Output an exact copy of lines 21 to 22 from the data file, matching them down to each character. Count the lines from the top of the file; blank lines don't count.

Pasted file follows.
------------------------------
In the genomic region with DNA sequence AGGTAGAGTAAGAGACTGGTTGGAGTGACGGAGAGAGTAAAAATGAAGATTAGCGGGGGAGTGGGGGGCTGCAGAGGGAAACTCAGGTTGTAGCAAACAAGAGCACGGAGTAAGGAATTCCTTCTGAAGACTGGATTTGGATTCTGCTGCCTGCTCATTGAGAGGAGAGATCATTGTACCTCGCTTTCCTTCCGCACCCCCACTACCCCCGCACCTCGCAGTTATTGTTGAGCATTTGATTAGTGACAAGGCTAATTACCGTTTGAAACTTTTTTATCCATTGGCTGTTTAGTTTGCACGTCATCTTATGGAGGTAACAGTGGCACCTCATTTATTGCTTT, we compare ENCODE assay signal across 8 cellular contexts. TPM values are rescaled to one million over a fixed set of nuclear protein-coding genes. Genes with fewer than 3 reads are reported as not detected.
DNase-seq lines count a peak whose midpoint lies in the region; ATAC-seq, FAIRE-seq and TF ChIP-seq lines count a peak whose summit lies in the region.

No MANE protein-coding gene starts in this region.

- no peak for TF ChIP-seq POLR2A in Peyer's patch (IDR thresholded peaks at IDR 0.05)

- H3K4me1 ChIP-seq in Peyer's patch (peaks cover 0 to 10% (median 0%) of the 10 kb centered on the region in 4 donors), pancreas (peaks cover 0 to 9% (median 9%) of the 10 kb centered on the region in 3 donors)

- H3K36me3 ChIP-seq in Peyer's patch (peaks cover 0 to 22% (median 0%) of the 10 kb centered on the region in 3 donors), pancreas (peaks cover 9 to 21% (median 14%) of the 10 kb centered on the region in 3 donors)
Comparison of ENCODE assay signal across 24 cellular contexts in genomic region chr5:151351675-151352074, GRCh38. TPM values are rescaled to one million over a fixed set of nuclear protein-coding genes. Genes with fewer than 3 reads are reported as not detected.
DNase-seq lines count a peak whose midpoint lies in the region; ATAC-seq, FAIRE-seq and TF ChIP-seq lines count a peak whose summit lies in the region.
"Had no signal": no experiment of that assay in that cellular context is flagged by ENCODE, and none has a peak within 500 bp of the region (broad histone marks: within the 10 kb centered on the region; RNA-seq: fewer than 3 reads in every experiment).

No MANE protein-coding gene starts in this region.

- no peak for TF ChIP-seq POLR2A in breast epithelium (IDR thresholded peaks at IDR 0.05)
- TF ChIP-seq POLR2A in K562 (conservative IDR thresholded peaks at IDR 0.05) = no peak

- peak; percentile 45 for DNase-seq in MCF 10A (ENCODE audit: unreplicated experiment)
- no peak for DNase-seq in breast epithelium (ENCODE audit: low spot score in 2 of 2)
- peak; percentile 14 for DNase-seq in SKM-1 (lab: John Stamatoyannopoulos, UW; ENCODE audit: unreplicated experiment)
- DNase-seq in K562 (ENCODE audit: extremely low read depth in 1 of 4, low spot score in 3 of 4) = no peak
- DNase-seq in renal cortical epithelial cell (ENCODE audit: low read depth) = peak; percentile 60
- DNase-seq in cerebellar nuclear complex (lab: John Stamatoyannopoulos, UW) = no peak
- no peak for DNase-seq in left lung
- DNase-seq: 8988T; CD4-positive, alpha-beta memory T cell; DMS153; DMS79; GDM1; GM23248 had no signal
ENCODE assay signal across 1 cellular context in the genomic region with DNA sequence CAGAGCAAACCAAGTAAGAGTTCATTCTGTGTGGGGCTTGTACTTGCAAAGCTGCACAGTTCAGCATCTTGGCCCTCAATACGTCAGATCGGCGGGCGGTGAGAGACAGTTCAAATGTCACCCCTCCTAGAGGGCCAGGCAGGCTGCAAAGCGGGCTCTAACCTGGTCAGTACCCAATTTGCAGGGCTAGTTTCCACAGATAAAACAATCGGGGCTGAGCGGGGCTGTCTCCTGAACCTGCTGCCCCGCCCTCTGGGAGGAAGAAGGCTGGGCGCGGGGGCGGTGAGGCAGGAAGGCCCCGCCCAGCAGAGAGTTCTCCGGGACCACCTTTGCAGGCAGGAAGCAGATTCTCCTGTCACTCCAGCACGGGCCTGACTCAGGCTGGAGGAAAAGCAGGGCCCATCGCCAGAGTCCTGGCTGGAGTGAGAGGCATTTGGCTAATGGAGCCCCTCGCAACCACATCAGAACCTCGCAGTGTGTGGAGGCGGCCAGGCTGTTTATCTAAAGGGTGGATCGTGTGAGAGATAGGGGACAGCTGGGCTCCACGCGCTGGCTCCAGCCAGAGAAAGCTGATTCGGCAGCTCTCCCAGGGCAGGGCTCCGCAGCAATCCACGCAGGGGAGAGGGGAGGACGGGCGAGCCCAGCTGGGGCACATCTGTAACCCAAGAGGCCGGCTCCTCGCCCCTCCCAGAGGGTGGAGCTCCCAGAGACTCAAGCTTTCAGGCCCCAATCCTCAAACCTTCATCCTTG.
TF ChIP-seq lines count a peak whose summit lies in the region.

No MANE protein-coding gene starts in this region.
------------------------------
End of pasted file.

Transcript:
ENCODE assay signal across 1 cellular context in the genomic region with DNA sequence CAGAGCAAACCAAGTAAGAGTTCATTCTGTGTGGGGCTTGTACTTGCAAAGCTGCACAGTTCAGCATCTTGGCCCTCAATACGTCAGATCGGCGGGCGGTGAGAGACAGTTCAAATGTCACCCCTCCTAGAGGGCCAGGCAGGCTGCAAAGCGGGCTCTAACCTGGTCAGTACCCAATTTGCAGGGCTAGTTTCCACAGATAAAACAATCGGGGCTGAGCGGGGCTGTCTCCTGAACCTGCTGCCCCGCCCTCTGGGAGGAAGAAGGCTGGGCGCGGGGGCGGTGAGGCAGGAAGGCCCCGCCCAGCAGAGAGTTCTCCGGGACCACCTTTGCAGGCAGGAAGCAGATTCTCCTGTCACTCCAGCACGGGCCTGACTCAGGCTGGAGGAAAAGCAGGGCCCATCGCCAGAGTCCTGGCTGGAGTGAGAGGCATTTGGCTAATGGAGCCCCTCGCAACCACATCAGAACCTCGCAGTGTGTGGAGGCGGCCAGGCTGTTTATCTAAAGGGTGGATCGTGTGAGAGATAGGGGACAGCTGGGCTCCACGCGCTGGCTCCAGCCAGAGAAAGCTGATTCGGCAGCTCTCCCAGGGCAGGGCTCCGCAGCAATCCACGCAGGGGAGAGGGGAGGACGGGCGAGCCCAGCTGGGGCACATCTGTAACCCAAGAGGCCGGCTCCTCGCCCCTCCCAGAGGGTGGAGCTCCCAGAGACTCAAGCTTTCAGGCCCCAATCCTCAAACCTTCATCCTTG.
TF ChIP-seq lines count a peak whose summit lies in the region.